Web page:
Home     Help   Index     Login
Convert UTM to Lat-Long Back to Directory
Last Review: 2013.05.14
Help Category: Trip Reports

Summary: Convert UTM Grid reference to lat-long, especially when When a paper map starts the 2 digit grid reference numbers over again at 00, you must convert waypoints in 2 batches.

When getting waypoints off paper maps, you have the job of converting the UTM grid references to latlong. This is tricky because the convention was to leave out the leading two digits. Eg: Convert 943-669 to a lat-long.

To do the conversions, we wrote a <MassUTM_Trunc.asp?Example=On>UTM Mass Converter</a>. This allowed you to specify the leading digit once, and then put in a whole set of the 3 digit ones. Since the waypoints for most trip reports share the same leading digits, you could convert all references in one batch.

However, some mapsheets have grid reference numbers that make a "transition" in the middle of the sheet. Eg:

  95 96 97 98 99 00 01 02 03
In this case you must convert your waypoints in two batches, each with a separate "leading digit" for the "easting". Below is an example, which come from Rick Collier's report titled A Wet and Unpleasant Traverse from Whistler Mountain to Mount Gladstone.

Here are the original waypoints he was trying to convert in one batch: (which didn't work)

943-669=dirt-bike scar on Castle River road
946-667=intersection with fire lookout uptrack
960-677=open area near old fire lookout
964-679=intermediate summit
968-676=summit of Whistler Mountain
989-674=first summit E of Whistler
980-665=ridge turns E
995-664=second summit to E
004-658=low col SW of Gladstone
012-657=Gladstone/North Castle col
014-666=summit of Gladstone
012-657=Gladstone/North Castle col
019-654=Mill Creek tributary, SE of Gladstone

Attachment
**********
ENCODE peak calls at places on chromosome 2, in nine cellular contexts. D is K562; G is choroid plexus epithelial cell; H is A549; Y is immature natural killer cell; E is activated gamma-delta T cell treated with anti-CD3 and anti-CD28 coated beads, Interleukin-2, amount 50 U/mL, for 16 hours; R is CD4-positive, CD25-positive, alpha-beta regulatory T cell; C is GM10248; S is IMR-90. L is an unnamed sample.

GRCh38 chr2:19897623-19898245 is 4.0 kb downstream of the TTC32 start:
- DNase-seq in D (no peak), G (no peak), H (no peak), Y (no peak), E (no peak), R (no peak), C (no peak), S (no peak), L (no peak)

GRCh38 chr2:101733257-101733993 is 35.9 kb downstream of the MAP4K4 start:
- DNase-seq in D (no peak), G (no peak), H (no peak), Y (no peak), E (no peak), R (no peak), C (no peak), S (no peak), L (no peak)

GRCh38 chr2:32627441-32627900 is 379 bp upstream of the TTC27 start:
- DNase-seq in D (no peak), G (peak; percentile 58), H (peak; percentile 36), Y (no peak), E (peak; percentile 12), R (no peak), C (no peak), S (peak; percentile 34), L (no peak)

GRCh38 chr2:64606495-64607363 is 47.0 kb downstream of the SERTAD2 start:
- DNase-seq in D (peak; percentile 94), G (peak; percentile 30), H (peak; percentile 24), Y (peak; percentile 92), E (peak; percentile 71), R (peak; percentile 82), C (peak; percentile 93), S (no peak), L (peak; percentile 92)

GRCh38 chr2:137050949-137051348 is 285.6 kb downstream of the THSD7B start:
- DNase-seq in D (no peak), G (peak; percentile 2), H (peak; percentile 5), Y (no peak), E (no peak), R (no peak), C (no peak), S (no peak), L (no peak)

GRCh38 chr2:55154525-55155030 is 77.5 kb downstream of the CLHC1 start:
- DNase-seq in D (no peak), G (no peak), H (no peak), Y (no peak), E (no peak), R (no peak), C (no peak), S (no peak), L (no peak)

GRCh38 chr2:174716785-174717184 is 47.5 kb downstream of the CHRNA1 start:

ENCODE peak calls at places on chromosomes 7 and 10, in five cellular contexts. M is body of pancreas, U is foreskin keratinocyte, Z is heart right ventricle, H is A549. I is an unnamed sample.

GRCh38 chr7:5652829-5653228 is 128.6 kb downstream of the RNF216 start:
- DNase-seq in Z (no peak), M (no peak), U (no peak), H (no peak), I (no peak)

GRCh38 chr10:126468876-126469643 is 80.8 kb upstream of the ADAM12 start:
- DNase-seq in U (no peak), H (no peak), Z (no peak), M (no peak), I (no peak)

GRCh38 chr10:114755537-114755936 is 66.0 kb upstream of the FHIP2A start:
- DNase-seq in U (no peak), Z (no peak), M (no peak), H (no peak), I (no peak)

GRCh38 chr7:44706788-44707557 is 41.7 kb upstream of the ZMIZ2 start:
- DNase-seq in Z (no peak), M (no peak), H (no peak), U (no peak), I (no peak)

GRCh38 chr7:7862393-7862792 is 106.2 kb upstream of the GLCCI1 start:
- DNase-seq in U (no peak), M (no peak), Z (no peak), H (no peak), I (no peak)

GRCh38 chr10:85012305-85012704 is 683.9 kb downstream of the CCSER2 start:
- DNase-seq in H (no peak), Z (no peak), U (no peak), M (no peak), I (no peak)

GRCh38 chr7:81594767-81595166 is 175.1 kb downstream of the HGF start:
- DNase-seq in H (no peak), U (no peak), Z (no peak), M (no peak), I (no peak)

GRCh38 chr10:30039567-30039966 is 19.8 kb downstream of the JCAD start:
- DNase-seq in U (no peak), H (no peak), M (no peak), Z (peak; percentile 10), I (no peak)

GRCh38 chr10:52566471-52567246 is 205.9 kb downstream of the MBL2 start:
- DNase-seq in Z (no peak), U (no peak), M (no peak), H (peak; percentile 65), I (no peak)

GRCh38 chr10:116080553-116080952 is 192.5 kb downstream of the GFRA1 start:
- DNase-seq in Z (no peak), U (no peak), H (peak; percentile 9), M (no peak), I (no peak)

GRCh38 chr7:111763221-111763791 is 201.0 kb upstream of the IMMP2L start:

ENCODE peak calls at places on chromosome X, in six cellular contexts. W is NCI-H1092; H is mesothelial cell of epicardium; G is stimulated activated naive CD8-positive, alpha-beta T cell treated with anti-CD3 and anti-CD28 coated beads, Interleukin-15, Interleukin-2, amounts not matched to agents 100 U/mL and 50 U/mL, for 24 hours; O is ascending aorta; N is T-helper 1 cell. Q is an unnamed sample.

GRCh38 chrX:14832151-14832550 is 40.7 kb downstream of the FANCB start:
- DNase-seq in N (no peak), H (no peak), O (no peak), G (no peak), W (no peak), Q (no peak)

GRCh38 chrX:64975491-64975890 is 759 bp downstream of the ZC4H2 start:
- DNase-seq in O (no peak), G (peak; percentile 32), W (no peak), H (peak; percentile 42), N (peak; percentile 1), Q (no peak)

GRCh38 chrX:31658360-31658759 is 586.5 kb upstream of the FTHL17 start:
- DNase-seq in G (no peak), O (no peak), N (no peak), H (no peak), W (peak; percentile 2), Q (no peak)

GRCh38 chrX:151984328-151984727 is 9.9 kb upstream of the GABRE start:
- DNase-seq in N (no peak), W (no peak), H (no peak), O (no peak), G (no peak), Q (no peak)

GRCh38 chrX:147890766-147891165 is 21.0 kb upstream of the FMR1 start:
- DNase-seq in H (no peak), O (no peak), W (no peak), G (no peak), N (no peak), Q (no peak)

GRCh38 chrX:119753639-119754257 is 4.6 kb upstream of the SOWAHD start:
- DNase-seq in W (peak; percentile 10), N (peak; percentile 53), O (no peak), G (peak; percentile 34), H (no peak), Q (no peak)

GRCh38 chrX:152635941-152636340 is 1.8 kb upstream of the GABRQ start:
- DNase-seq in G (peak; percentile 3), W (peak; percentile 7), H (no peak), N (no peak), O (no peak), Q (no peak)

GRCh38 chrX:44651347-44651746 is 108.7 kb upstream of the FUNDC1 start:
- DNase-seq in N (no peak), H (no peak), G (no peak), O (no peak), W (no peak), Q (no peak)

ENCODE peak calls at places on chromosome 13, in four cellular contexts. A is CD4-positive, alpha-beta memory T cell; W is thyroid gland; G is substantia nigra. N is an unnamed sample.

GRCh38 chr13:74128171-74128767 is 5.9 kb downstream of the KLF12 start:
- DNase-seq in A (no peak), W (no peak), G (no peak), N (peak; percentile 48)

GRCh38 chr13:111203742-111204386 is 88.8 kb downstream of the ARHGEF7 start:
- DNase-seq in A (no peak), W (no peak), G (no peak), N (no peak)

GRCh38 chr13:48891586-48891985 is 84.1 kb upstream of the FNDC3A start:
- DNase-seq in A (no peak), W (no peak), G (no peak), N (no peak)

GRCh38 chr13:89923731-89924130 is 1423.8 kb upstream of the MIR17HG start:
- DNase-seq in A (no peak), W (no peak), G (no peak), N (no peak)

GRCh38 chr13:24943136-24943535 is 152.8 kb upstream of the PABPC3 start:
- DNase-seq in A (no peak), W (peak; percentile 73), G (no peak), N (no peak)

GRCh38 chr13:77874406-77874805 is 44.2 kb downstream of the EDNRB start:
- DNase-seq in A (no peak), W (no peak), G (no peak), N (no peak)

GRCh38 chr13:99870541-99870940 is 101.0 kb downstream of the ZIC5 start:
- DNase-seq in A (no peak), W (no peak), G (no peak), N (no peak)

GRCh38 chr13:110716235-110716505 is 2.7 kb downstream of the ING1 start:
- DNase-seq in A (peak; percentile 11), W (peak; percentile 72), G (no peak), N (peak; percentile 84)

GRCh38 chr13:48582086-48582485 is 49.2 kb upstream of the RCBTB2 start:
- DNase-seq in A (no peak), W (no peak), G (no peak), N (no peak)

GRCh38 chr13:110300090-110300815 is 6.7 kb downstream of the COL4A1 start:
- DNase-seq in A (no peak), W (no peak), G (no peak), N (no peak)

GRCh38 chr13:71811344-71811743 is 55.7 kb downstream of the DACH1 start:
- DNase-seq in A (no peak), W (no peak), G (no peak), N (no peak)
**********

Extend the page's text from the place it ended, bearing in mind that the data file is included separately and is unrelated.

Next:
038-672=tributary intersects Mill Creek
037-697=gas well (end of Mill Creek road)

As you can see, he crosses the "transition" right after waypoint with the easting "995" and the next waypoint has an easting of "004". He is going from west to east. The leading digit for the ones on the west is "6", and the leading digit for the ones on the east is "7" So you split them into two batches for conversion. If you try to convert them all in a single batch, with a single leading digit, half of them will be wrong.

 The first method is using the paper map. Take out ANY 1:50K paper map. (I'll use 82G.08 - Beaver Mines as an example, but you can use any map. Look in the lower left corner, and you'll see a faint blue number which is the full UTM:

  683000 E.

Now look in the lower right corner, and you see 717000.

  717000 E.

Note that the western leading digit is "6", but the one on the east is "7". Any UTM values east of the "00" which runs just 1 km west of Mount Gladstone, must be converted with a "7", whereas the ones east must be converted with a "6".

Note also that in addition to the blue grid reference, they also have a brown number 281000. Ignore that, it is the blue number you want.

You can also always get the leading digits by looking up two "reference" peaks in Bivouac, one on each side of the transition. The full UTM is shown on every mountain page of Bivouac. In this case, the easiest peaks to look up are Gladstone and Whistler, both on 82.G.08. Gladstone is east of the transition, and Whistler is on the west. So the waypoints with high numbers (before the transition) must be converted with

  Leading Digit
  For Easting
  East of the transition 6
  West of the transition 7